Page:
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The Treaty of Waitangi: sovereignty, principles, people and progress

16 Feb 2024

| Author: Warren Pyke

In 1960, the first Waitangi Day Act was passed by the second Labour government, enabling any area of the country to substitute a Waitangi Day holiday for its provincial anniversary day.

To the 40,000 Māori who signed a petition prior to the passing of this legislation, the Waitangi Day Act affirmed the status of the Treaty of Waitangi in the national life of the country. Iriaka Ratana, the first Maori woman MP, who held Western Maori for nigh on 20 years, said at the time that “the cause of my election to Parliament is the Treaty of Waitangi”, seeing the proposed Act as “a mark of the trust which the Māori has in Her Majesty the Queen.” (NZPD Vol 325, 2964-65).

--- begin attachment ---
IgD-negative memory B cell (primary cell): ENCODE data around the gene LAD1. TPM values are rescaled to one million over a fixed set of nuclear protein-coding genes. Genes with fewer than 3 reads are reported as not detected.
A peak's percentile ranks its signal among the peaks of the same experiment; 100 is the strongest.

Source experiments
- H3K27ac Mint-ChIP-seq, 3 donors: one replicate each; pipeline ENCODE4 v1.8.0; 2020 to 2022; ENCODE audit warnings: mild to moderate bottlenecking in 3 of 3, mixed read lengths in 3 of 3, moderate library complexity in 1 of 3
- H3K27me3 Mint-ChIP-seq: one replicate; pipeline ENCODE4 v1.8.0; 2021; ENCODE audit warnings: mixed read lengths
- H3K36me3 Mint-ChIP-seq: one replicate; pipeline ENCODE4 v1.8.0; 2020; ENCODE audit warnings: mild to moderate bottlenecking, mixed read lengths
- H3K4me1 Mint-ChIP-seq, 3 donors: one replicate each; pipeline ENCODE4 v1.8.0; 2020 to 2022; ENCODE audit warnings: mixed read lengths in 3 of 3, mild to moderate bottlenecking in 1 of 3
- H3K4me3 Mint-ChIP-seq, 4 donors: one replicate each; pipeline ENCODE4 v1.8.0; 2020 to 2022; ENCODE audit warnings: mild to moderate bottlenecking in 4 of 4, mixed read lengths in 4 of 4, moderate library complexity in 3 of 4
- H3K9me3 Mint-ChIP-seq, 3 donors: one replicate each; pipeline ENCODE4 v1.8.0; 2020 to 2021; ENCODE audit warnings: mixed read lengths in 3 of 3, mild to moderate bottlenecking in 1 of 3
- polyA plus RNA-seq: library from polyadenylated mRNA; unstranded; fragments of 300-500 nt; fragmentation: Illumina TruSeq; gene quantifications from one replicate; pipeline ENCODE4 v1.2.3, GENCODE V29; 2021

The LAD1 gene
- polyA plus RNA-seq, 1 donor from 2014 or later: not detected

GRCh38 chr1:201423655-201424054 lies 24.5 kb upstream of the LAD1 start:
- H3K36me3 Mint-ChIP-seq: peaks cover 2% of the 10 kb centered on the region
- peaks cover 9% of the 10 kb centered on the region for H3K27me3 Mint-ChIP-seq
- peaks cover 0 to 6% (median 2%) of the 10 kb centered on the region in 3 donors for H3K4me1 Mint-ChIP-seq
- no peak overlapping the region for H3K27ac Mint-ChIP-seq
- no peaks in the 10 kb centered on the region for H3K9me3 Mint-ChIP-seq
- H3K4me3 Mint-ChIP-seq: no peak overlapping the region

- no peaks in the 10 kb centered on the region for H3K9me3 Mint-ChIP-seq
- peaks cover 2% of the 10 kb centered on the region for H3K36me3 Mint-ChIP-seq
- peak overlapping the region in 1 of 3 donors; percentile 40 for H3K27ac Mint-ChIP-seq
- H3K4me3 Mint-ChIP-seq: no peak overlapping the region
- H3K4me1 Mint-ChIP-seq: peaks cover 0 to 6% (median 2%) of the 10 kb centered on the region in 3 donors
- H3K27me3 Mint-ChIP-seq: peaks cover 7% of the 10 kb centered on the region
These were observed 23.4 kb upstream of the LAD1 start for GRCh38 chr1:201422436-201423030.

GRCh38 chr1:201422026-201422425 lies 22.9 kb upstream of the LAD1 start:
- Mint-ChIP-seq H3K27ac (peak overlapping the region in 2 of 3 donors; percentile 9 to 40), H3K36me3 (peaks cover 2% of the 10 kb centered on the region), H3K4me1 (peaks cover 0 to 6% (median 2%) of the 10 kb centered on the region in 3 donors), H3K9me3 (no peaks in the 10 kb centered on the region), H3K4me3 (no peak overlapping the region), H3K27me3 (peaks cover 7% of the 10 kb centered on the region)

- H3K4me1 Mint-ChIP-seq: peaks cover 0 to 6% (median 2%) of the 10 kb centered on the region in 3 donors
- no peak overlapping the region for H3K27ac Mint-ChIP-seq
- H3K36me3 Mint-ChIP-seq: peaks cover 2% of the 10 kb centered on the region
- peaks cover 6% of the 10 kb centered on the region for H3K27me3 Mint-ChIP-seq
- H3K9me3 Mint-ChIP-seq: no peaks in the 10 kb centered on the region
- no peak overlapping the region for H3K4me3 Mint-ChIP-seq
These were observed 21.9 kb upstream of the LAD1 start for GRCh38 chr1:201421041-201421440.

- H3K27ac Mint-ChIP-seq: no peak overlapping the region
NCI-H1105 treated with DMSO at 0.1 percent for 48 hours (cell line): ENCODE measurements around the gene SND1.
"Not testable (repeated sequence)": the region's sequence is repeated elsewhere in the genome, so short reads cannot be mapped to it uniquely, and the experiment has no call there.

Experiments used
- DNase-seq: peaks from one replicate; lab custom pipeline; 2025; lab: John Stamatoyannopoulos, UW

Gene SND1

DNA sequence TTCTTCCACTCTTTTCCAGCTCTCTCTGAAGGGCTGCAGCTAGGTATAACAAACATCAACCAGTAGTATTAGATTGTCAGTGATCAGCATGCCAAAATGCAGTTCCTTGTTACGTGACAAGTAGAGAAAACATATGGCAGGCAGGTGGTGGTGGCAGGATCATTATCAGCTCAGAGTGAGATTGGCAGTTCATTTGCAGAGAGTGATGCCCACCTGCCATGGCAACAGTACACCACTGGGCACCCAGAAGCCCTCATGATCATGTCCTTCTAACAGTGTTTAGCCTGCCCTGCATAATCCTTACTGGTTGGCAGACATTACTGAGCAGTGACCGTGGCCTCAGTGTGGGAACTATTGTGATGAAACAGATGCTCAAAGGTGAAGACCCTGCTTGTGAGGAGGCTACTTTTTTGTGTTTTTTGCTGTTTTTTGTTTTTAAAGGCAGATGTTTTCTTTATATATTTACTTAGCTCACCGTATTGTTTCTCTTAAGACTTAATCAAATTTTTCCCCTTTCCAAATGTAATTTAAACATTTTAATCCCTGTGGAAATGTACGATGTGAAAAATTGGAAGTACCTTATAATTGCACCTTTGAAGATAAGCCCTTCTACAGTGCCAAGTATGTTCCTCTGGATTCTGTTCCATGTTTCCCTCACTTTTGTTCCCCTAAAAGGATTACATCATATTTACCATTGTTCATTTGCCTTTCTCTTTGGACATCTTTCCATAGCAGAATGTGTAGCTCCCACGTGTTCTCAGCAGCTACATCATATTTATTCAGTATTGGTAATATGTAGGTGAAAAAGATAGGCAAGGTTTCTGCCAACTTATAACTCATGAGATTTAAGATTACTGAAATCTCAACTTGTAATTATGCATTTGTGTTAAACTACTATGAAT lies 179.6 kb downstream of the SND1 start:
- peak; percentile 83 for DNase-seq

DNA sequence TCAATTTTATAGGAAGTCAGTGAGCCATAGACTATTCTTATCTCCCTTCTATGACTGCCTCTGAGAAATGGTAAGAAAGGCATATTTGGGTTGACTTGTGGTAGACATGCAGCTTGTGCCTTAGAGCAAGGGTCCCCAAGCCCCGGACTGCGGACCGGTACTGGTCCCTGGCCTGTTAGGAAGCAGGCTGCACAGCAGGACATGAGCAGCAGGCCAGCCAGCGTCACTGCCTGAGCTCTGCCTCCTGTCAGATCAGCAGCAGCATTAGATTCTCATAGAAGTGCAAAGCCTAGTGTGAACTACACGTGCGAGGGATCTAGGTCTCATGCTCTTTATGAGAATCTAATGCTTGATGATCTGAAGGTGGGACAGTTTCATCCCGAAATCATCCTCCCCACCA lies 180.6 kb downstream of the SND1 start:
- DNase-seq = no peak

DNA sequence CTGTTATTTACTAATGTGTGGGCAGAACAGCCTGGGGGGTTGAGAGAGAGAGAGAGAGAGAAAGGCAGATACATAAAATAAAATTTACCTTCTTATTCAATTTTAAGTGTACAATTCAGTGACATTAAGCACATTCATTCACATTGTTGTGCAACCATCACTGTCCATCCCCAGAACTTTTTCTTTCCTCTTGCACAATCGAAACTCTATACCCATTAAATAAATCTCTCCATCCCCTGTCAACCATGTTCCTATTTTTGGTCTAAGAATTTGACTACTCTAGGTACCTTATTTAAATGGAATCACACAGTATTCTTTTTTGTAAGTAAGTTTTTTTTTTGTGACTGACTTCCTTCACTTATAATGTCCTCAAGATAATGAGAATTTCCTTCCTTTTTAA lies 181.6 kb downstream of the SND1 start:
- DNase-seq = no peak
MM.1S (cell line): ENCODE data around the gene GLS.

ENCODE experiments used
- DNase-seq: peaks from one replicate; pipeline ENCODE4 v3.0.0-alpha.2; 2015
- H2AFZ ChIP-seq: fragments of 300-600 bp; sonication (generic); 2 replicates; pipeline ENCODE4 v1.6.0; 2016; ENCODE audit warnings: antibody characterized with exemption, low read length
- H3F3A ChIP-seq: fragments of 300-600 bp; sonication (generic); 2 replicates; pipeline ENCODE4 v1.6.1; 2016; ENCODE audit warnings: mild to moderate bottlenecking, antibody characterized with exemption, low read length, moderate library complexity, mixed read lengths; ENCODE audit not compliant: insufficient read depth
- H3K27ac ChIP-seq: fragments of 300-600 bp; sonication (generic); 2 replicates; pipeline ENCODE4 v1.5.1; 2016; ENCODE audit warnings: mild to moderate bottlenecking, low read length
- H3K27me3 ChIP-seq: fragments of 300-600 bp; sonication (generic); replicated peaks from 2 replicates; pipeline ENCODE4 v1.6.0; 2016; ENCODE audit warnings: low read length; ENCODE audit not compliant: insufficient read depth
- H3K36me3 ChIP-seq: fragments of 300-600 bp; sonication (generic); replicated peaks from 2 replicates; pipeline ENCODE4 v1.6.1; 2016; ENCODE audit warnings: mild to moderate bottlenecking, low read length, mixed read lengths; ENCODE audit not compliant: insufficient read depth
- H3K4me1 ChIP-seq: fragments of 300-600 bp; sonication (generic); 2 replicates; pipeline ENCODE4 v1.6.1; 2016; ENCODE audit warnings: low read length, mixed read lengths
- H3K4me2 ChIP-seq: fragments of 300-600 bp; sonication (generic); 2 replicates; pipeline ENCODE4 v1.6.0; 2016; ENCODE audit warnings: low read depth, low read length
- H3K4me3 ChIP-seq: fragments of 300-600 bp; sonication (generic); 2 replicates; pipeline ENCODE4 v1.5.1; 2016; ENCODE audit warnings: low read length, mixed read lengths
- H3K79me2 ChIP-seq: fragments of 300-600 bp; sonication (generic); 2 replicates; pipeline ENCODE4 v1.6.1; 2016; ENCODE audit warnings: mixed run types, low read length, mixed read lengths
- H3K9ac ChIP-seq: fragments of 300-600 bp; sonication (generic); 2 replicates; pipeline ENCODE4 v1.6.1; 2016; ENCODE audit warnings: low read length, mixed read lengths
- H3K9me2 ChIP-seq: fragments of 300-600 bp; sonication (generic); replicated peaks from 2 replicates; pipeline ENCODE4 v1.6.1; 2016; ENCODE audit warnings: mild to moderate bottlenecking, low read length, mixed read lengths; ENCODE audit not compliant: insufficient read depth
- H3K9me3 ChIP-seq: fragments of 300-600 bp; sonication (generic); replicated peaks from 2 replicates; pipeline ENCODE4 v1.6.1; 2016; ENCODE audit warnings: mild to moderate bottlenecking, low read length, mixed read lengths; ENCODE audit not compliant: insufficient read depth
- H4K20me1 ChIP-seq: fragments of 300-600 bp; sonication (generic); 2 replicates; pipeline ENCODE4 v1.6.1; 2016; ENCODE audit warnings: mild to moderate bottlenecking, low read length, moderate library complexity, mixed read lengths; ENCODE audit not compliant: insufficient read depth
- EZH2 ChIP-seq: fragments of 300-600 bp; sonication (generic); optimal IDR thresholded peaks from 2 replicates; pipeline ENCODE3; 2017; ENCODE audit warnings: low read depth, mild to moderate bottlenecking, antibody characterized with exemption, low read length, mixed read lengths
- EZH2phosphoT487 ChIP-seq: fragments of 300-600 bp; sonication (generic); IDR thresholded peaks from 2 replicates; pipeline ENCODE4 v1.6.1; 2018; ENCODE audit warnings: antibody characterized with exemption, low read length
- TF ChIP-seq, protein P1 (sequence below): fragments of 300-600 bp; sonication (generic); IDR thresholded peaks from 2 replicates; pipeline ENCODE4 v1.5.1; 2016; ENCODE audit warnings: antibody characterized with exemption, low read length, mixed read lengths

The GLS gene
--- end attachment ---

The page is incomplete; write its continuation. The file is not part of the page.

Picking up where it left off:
The member for Southern Māori, Whetu Tirikatane, said Māori looked upon the treaty as a “sacred possession” and that, “From the time I came into this House [in 1932] I have not lost sight of the Treaty of Waitangi.” (NZPD Vol 325, 2968-70). This echoed T W Ratana, who figuratively carried the treaty in one hand and the Bible in the other and said, “There is only one way for us to be sure of survival and justice, and that is through the ratification of the Treaty of Waitangi.” (Whetu marama, 28 October 1933).

Her late Majesty Queen Elizabeth said this at Waitangi in 1963 (Northern Advocate, 7 February 1963, quoted in Keith Newman, Ratana Revisited, Reed Books, Auckland, 2006, at 408): “Whatever may have happened in the past, whatever the future may bring, it remains the sacred duty of the Crown today, as in 1840, to stand by the spirit of the Treaty of Waitangi and to ensure that the trust of the Māori people is never betrayed. …Europeans and Māori can go forward together in confident partnership to make New Zealand a modern and prosperous nation, at the same time showing understanding and tolerance of each other’s distinctive culture and customs.”